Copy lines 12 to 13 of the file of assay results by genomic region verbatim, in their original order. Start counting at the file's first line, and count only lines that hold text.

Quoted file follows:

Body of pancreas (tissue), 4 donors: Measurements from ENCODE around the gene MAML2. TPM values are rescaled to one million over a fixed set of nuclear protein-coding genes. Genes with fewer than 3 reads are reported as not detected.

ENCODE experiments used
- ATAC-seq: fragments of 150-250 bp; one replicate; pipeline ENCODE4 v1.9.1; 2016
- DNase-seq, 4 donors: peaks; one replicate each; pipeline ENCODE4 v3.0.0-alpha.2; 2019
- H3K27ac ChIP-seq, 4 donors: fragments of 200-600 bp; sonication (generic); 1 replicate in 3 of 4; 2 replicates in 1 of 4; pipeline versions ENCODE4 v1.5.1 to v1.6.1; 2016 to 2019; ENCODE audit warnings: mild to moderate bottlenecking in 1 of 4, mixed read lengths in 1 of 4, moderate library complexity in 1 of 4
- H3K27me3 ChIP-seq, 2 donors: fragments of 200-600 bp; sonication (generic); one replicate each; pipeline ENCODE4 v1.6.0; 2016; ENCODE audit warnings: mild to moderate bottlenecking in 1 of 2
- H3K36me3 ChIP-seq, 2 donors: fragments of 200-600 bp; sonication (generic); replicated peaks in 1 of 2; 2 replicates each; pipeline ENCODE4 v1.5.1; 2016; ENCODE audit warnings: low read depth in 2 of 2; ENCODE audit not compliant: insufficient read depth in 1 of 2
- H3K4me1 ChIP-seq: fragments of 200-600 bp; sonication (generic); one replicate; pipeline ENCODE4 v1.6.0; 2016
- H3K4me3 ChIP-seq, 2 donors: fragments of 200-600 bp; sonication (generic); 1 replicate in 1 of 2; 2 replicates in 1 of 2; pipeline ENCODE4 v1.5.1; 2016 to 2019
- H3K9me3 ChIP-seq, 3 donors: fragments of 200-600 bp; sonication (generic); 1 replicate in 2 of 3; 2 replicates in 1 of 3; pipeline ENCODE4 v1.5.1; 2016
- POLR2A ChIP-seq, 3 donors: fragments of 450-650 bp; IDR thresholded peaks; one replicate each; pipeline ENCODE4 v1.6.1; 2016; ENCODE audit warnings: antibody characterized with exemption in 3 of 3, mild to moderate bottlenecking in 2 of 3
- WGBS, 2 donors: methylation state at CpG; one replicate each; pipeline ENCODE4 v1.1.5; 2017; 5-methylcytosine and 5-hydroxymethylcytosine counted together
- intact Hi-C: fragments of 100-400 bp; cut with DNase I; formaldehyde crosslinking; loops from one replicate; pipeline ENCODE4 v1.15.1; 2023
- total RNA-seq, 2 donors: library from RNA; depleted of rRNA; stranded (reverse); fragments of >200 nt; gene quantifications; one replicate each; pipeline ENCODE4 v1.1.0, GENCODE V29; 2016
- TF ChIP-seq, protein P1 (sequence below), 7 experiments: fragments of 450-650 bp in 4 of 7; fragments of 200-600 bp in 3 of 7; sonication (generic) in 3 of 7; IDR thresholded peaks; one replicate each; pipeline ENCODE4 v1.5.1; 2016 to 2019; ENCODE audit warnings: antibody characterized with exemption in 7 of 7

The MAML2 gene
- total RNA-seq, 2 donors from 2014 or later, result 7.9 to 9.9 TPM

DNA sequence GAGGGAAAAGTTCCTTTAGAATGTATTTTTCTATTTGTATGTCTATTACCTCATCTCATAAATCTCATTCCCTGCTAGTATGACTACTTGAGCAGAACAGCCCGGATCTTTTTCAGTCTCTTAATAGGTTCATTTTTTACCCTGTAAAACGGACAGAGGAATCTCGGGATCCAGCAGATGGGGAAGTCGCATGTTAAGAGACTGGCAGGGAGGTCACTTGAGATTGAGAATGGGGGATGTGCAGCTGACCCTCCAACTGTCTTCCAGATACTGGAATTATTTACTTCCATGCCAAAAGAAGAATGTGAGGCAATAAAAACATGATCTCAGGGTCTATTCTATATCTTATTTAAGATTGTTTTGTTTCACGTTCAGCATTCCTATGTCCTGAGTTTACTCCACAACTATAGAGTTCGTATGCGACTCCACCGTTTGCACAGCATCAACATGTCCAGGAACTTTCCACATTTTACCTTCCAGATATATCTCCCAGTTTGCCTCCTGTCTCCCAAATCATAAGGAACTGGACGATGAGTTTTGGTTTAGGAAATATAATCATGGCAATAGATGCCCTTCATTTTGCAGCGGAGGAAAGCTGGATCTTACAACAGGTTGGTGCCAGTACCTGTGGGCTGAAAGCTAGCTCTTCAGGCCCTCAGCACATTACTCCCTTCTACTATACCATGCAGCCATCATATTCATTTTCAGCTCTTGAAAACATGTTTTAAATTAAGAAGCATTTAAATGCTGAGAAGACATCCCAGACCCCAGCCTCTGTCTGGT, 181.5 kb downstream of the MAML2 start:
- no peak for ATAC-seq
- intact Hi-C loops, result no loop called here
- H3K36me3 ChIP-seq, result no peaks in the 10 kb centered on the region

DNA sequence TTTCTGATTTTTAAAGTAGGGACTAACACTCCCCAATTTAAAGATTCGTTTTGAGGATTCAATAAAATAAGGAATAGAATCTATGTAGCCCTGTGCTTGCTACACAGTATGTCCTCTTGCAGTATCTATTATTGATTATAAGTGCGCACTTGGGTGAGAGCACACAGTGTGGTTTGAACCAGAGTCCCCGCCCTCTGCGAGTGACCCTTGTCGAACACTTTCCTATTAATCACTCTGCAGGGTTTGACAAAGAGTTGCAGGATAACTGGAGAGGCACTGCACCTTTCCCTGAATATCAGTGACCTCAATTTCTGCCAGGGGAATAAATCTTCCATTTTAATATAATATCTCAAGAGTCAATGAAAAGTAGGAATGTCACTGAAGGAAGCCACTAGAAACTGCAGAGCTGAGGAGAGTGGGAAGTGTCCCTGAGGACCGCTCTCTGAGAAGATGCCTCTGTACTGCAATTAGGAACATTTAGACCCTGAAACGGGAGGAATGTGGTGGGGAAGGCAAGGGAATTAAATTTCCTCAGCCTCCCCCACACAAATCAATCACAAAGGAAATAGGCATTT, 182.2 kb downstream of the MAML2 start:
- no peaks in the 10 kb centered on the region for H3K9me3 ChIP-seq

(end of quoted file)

- WGBS, 2 donors: methylation state at CpG; one replicate each; pipeline ENCODE4 v1.1.5; 2017; 5-methylcytosine and 5-hydroxymethylcytosine counted together
- intact Hi-C: fragments of 100-400 bp; cut with DNase I; formaldehyde crosslinking; loops from one replicate; pipeline ENCODE4 v1.15.1; 2023